As I left, Scott Herndon was out on the now-lashed boomkin, re-rigging the block and stays. The remainder of this week at home will be spent making sure I have everything I need for 5 days aboard Surprise. Economics, logistics and the plain and simple desire to live 5 complete days aboard ship have HMS Surpise as my home address from August 14th to the 18th.


Brad Holderman

Sunday, August 10, 2008

Aimee Is Ready for FOS L.A.

Aimee Kay

MMSD Volunteer Crew

Two Festival of Sails!

I can't believe that I'm sailing in two "away" Festival of Sails!  First, I got to go on Californian to sail in San Francisco and NOW I get to go with Surprise to Los Angeles!  I am beyond stoked.
I'm new to Surprise and am learning my position on the Foremast. Some of it is very familiar, but there are some Surprising (sorry for the pun) differences.  One of the big ones is that I get to climb to the Course Yard to furl and un-furl as well as helping to rig when needed.  This is completely different than being on a jib boom and WAAAAY cool!  The view is amazing, but I am eagerly and nervously awaiting doing this at sea.  Thank goodness for the time spent at the gym on the Stairmaster; it is a loong haul up to the yard.  The people going up to the Top and the Topgallant have even a longer climb and descent. 
Every day is a new adventure and I am really looking forward to being underway on Thursday.  The difference in sizes between the two ships is also amazing.  There is so much room that I feel like I'm checking into a luxury hotel!
Hope to see you all in LA!  I'll be the tall red-head with the ear-to-ear grin!

Anticipation, Excitement and Sweat

Bert Creighton
MMSD Volunteer Crew
10 August 2008

The sun was out early this morning. Mr. Burgess called muster on the Star of India, then quickly sent the Surprise Crew to our ship. Captain Welton held a quick muster and ran down the list of completed projects and told us about the tasks that remain before we sail Thursday. Mr. Durdaller (Ships Ops) was aboard to go over our trip to LA and our time in port there.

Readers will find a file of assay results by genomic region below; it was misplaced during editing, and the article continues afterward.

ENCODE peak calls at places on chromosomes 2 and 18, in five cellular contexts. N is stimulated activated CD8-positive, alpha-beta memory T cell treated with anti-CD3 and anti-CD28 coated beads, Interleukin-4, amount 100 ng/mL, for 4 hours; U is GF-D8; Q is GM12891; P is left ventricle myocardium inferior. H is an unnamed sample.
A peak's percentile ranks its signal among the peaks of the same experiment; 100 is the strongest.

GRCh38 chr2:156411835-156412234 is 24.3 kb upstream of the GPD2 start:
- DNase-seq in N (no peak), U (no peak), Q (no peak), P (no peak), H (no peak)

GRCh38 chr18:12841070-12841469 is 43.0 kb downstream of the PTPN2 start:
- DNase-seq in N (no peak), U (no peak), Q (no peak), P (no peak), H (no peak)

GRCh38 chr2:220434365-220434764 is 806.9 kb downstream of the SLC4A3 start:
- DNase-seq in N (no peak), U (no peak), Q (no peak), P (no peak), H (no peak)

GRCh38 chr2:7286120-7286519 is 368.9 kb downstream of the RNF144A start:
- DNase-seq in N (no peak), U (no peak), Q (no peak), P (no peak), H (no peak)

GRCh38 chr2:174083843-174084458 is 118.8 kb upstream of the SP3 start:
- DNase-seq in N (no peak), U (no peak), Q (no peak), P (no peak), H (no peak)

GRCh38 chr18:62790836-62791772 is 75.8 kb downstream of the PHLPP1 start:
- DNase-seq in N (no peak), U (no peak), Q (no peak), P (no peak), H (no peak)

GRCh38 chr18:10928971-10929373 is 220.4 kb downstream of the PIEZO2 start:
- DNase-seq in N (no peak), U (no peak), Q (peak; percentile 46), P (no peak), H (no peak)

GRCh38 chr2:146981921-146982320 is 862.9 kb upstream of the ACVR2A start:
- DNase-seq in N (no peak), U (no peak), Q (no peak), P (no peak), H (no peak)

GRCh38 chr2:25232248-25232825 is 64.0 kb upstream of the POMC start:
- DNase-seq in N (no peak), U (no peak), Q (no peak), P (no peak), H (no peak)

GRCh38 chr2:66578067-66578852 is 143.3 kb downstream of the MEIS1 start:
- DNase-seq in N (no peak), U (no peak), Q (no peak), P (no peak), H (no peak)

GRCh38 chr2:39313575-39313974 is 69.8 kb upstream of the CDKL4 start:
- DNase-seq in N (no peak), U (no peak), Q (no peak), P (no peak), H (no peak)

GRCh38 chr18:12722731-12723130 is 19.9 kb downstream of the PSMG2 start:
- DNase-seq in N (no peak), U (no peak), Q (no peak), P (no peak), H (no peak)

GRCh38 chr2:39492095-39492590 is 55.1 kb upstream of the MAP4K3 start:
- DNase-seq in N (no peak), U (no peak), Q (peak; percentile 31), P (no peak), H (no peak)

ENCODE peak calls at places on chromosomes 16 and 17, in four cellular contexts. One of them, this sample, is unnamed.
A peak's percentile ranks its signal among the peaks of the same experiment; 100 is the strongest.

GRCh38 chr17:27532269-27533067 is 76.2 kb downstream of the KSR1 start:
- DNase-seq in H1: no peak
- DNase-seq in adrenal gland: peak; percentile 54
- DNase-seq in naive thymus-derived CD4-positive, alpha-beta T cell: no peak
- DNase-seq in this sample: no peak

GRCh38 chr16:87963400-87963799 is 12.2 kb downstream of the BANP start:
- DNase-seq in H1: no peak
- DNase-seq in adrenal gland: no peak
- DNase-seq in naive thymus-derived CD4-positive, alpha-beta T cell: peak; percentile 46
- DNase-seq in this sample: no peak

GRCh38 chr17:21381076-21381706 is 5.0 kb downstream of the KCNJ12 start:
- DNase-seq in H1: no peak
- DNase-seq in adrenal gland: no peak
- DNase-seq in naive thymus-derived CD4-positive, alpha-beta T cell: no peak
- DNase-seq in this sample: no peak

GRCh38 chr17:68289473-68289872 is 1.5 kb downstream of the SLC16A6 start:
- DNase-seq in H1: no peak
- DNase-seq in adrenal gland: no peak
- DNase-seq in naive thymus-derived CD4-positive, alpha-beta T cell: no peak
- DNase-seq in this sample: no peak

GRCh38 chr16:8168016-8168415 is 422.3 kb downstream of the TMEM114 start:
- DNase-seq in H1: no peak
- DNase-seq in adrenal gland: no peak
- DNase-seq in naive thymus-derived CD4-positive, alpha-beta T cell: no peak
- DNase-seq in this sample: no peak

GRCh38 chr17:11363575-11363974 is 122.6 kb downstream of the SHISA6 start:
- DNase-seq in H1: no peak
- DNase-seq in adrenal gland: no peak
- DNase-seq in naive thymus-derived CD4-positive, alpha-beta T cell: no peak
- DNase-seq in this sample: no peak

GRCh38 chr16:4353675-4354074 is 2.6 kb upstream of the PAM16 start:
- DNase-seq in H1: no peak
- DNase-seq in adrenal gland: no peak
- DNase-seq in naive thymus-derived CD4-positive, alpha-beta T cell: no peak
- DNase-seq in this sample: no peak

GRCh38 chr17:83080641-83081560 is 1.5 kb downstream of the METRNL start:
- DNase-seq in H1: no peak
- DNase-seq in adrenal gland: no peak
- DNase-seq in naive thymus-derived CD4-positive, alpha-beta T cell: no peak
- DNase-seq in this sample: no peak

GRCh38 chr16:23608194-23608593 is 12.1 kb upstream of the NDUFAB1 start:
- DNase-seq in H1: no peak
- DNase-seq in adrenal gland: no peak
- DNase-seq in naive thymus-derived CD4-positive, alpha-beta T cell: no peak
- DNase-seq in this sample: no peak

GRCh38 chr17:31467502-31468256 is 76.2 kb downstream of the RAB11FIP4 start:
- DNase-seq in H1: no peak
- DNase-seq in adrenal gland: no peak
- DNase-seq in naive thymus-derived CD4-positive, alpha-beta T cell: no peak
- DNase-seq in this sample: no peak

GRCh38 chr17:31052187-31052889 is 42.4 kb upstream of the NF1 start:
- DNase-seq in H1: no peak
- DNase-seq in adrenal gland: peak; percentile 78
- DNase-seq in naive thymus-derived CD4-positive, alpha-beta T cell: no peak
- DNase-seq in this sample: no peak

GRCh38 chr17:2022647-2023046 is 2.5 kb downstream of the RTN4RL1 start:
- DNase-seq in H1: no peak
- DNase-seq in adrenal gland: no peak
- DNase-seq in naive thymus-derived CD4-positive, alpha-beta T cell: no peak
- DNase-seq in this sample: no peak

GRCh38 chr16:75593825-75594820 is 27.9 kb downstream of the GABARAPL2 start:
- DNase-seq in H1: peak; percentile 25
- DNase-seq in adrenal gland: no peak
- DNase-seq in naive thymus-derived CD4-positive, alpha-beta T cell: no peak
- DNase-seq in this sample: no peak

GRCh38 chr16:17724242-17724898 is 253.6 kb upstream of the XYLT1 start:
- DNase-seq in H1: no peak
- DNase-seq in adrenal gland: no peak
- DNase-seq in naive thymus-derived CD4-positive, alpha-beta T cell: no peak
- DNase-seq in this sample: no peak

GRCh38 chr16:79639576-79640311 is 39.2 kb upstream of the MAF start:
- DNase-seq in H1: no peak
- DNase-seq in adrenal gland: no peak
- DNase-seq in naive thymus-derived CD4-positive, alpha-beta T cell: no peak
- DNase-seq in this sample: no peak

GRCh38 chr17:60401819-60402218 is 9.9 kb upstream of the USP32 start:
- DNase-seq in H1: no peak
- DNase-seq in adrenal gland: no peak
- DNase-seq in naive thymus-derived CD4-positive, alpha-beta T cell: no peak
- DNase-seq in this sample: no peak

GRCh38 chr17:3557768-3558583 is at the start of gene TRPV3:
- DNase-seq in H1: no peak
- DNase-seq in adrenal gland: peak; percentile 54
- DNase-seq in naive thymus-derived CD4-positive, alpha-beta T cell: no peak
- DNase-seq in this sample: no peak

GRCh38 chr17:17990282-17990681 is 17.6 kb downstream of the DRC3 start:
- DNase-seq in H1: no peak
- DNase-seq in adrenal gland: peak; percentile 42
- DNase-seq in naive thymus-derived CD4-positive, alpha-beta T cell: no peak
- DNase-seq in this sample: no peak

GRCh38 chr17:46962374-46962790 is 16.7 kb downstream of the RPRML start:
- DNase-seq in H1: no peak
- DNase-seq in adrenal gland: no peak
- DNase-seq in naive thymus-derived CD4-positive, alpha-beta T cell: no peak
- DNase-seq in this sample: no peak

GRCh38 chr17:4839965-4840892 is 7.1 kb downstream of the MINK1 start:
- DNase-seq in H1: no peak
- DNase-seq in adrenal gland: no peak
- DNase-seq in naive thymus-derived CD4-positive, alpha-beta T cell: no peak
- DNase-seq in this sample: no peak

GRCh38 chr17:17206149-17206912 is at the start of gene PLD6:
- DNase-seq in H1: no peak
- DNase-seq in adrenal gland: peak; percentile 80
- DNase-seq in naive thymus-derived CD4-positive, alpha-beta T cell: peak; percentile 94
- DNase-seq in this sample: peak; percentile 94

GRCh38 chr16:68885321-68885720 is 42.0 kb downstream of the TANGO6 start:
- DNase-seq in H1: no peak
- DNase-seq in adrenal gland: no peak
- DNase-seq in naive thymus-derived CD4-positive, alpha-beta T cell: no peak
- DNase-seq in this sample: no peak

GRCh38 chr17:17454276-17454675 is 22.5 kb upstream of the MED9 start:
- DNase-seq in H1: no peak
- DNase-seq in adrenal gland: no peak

We headed to our masts and soon had our first command to get our sails in their gear. I headed aloft with my Forem'st crew, heading to Port on the Fore Yard with Mark Hatay. We got our squares in their gear while other crew got the heads'ls ready.

Mark aloft.

Mainm'st Crew.

Lines manned and ready!

Back on deck we began setting sails in sequence, keeping the wind's pressure fore and aft balanced. Bracing drills followed, and we were aloft again furling everything. After being aloft on the Fore I headed out the Jibboom to get some more experience furling heads'ls. This was only my second time on the "pointy end" - but I am quickly getting the routine down.

Several of us worked to bend on the boomkin, a short spar that extends from the bow, used to extend the clew (lower corner) of the foresail to windward. Here's a quote from Master and Commander:

 "These boomkin knottings, Jack: just where may they be?"

I talked with many of my friends onboard and our crew is excited about our voyage. This is where we put the old ways to work - where ship and crew come together - and where we add salt water and wind. We will be sailing under an August moon with the Perseid meteor shower above our T'gallants. Soon it will be time to stow our gear, cast off and sail north to join the fleet of tall ships off of San Pedro. How grand!

From Our Starboard Fore Pinrail Capt.

Joe Radwanski
MMSD Volunteer Crew
As the departure date for the HMS Surprise sail to Los Angeles   approaches my anticipation increases. My crewmates, I am sure, are   feeling the same. To many, an offshore transit is a welcome respit   from our busy  lives. I welcome this diversion. All of us at the   Maritime Museum have worked hard for this. It is just wonderful that,   after all this time, our ship is entering another chapter of it's   life. And I am pleased to be a part of it. 
It's nice to see we will have a near full moon to sail under. How   delightful. I feel a certain amount of excitment about this gathering   of tallships in LA. It is always a sight to behold and now we can   participate. It is interesting to meet the crews of the other ships as   they each have their own distinct charachter. No doubt everyone will   have a good time and there will be the usual hijinks I'm sure.
Then we get to do it all over again right here at home in San Diego.   I'm also looking forward to this parade sail as my son Kyle will be   able to join me as a junior crew member. We joined the volunteer crew   together and we are both very happy to be sailing together at last.   The whole family will be at the Maritime Museum helping with the FOS   over the weekend. It should be lots of fun. San Diego Bay is a great   place for this and the weather should be perfect as usual.